On the day of his playdate, The Voice always awakened Landon a little earlier than usual. And instead of allowing him a little bit to watch cartoons on television before getting ready, it was straight into the bathtub to be prepped for his visit. It wasn’t that Landon was especially dirty or anything, as he rarely got to play “outside” on the days before his visits, but, as The Voice always said, “You have to look your best, smell your best, and be your best if you want best friends. Friendship isn’t just liking another person, it’s also being the sort of person another person wants to like, even if it means doing things you might not always do and doing things you might not always like.”

That wasn’t exactly what Landon learned from Mr. Rogers or Sesame Street, but if it meant he got someone else to play action figures with, it didn’t matter much.

For the most part, Landon’s first playdate with Linda was unremarkable. The Others escorted Linda to Landon’s room and wordlessly welcomed her in. They both said hi to each other, and they watched some cartoons. It was when Landon finally decided it was time to play that the day got interesting.

Landon’s go-to toys were his Star Wars figures. Everyone likes Star Wars, right? All of the kids who had come over up to this point liked Star Wars, so Linda would surely be no different. If she liked cars and action, then she should like Star Wars guys and action.

“Nah,” Linda said nonchalantly. “I haven’t seen Star Wars. I want to play something I know.”

Landon was shocked. She hadn’t seen Star Wars? How could you have not seen Star Wars. It was everywhere. Every other toy commercial was Star Wars. All of the kids talked about Star Wars. Landon couldn’t remember a point in his life where he wasn’t thinking, eating, and sleeping Star Wars in some way.

But Linda wasn’t any of that. When Landon said he would tell her about Star Wars, and then they could play, she just didn’t seem to care. “I’ll wait until my dad takes me. Let’s play something else, OK?”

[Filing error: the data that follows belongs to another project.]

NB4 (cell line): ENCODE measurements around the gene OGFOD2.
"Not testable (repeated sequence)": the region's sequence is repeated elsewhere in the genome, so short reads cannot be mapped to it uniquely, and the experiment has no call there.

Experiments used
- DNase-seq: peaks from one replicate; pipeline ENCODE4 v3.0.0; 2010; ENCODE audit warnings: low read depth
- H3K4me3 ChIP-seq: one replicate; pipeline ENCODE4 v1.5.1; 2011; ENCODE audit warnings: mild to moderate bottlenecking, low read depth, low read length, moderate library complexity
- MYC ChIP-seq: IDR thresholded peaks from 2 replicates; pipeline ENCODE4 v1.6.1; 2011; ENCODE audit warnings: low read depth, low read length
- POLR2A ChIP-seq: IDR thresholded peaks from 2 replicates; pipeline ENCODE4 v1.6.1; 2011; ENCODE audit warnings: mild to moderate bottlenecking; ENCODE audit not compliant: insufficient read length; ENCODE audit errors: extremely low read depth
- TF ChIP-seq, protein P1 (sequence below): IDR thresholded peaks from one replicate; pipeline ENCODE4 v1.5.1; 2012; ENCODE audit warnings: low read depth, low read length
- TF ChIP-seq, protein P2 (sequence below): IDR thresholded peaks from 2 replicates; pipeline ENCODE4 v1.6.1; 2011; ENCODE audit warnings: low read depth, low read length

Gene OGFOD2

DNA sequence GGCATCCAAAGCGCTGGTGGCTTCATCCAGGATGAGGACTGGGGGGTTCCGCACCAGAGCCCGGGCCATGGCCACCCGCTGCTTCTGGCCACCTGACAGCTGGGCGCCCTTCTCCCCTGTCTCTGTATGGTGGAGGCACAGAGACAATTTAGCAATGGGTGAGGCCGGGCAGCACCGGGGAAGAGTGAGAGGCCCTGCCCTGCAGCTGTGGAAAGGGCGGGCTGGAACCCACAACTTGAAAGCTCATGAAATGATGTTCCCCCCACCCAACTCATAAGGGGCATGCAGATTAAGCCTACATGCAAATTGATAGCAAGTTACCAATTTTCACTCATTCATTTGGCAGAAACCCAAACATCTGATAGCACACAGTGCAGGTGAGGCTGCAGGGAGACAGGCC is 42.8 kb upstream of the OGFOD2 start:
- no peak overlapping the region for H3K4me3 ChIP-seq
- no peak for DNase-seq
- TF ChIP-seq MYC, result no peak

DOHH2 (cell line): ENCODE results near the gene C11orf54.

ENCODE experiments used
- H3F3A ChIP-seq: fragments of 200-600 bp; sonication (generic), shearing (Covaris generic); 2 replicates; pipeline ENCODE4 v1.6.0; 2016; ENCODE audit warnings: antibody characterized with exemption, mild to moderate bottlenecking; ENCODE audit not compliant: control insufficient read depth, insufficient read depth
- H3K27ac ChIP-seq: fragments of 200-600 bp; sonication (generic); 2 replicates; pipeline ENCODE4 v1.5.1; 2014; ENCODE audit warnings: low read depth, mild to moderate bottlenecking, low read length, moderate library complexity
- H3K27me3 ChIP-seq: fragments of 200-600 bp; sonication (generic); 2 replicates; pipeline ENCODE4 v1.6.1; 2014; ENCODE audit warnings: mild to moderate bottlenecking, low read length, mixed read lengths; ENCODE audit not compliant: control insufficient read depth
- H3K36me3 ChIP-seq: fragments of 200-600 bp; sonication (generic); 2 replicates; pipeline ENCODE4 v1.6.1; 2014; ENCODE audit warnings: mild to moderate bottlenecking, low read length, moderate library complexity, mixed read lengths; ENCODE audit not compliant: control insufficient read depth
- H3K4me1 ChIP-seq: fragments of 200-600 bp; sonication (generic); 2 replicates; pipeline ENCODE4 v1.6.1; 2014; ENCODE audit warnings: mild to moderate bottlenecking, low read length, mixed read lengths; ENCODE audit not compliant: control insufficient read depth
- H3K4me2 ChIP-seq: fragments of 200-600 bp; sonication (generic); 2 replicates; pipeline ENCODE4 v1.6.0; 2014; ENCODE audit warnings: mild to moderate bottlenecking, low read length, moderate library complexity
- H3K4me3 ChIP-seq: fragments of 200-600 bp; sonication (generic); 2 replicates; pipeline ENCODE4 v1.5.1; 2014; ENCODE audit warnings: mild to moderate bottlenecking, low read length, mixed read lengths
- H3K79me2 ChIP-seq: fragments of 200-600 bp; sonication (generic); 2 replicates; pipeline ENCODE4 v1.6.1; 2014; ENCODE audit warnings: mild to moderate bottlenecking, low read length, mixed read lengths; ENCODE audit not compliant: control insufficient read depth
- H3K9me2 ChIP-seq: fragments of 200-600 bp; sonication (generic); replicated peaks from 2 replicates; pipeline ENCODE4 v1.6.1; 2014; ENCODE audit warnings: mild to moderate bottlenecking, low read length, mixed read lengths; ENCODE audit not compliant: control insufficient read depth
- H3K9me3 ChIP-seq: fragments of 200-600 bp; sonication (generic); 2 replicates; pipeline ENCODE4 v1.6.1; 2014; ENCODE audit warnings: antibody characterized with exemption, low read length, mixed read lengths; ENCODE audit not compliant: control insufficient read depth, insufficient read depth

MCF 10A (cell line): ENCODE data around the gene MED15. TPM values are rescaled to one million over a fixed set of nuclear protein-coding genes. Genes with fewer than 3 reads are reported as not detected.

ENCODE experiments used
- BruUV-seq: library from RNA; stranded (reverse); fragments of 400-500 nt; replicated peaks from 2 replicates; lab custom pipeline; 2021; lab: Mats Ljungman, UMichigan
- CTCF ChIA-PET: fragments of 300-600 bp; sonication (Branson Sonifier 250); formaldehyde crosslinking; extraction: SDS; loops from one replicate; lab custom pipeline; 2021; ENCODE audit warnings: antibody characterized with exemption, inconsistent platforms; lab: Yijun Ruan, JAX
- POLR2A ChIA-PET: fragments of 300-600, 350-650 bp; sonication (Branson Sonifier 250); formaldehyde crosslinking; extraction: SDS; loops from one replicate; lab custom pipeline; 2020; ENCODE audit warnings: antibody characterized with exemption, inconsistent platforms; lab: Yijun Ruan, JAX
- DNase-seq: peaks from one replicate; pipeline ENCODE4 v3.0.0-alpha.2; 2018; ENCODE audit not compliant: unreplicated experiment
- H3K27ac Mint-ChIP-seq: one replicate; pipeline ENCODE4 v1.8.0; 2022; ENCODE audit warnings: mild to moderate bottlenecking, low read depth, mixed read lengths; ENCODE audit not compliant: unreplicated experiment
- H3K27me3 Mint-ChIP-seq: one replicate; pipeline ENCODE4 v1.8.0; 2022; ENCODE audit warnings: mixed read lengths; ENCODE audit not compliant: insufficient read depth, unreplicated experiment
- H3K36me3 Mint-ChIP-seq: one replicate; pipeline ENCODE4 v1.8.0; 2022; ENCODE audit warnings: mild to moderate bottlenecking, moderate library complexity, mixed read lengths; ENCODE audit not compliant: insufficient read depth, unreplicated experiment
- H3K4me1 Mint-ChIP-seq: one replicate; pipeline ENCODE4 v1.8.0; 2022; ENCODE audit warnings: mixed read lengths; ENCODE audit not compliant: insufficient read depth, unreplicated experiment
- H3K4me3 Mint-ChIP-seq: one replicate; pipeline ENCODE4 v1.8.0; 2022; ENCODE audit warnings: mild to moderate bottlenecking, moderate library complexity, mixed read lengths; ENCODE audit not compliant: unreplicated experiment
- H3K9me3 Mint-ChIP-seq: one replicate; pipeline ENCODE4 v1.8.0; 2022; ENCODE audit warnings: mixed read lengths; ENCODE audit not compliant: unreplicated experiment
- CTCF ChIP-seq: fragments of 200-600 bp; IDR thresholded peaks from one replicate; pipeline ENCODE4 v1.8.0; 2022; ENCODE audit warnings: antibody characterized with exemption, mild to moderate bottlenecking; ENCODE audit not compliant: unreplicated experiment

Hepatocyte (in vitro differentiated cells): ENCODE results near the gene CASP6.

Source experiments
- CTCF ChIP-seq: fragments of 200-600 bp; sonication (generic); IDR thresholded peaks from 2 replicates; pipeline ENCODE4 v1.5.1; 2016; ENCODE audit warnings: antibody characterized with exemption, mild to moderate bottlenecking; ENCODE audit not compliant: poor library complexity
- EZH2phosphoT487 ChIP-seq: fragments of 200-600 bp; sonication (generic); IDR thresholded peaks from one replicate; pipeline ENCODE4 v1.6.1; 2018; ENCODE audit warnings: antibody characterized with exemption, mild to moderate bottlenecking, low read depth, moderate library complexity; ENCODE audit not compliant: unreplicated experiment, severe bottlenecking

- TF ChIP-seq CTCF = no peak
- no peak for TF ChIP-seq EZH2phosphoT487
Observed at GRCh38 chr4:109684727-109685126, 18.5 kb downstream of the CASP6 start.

Landon wanted to push back. Not literally, since that wouldn’t be nice at all, but he wanted to insist on playing Star Wars. And had it been any other kid– especially that jerk Ferdinand who laughed when he broke one of Landon’s toys when he visited– he would have done just that. “This is supposed to be my day,” Landon would have thought to himself, “why can’t I play what I want to play?”

But Landon stopped and thought about what The Voice told him. Not the part where she suggested that Landon do things he didn’t like to do in order to make friends. That just sounded like another way to lie. No. Landon thought back to what she said when Linda liked The Muppet Show but didn’t like Gonzo.

“Be like Kermit.”

What would Kermit do? Well, he might panic and run around, but in the end what would he do to fix the problem? He wouldn’t push back, he would be nice and try to do something everyone can enjoy.

It’s lying to pretend to be something you aren’t. It isn’t lying to try to find some common ground.

“What do you want to do?” Landon asked as he put away his Star Wars figures.

Linda shrugged. “Watch more Scooby Doo? My mom doesn’t like me watching it. But I like it.”

So that’s what Landon and Linda did for the rest of their time together that day– they watched the episode of The New Scooby Doo Movies where the gang met The Harlem Globetrotters.